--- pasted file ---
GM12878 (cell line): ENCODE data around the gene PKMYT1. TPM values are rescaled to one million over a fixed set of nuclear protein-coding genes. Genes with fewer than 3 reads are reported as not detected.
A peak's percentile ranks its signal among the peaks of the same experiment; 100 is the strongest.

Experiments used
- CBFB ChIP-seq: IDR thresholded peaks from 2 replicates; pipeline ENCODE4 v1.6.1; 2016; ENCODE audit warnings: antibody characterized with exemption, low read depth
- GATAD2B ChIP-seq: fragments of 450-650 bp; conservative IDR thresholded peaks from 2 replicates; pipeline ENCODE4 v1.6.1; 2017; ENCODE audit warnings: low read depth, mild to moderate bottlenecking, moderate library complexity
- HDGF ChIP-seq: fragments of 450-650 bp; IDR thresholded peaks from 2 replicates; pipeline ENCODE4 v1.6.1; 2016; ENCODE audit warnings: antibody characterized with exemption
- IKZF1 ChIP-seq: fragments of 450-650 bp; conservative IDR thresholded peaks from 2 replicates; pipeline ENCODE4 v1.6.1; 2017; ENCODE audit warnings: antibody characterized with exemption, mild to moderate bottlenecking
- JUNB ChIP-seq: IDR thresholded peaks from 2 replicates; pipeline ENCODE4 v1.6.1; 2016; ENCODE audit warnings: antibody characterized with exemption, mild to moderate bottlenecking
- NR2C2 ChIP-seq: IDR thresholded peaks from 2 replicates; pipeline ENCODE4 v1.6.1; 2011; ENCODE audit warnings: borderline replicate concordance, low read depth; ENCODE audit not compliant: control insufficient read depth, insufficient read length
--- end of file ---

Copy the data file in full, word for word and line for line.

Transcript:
GM12878 (cell line): ENCODE data around the gene PKMYT1. TPM values are rescaled to one million over a fixed set of nuclear protein-coding genes. Genes with fewer than 3 reads are reported as not detected.
A peak's percentile ranks its signal among the peaks of the same experiment; 100 is the strongest.

Experiments used
- CBFB ChIP-seq: IDR thresholded peaks from 2 replicates; pipeline ENCODE4 v1.6.1; 2016; ENCODE audit warnings: antibody characterized with exemption, low read depth
- GATAD2B ChIP-seq: fragments of 450-650 bp; conservative IDR thresholded peaks from 2 replicates; pipeline ENCODE4 v1.6.1; 2017; ENCODE audit warnings: low read depth, mild to moderate bottlenecking, moderate library complexity
- HDGF ChIP-seq: fragments of 450-650 bp; IDR thresholded peaks from 2 replicates; pipeline ENCODE4 v1.6.1; 2016; ENCODE audit warnings: antibody characterized with exemption
- IKZF1 ChIP-seq: fragments of 450-650 bp; conservative IDR thresholded peaks from 2 replicates; pipeline ENCODE4 v1.6.1; 2017; ENCODE audit warnings: antibody characterized with exemption, mild to moderate bottlenecking
- JUNB ChIP-seq: IDR thresholded peaks from 2 replicates; pipeline ENCODE4 v1.6.1; 2016; ENCODE audit warnings: antibody characterized with exemption, mild to moderate bottlenecking
- NR2C2 ChIP-seq: IDR thresholded peaks from 2 replicates; pipeline ENCODE4 v1.6.1; 2011; ENCODE audit warnings: borderline replicate concordance, low read depth; ENCODE audit not compliant: control insufficient read depth, insufficient read length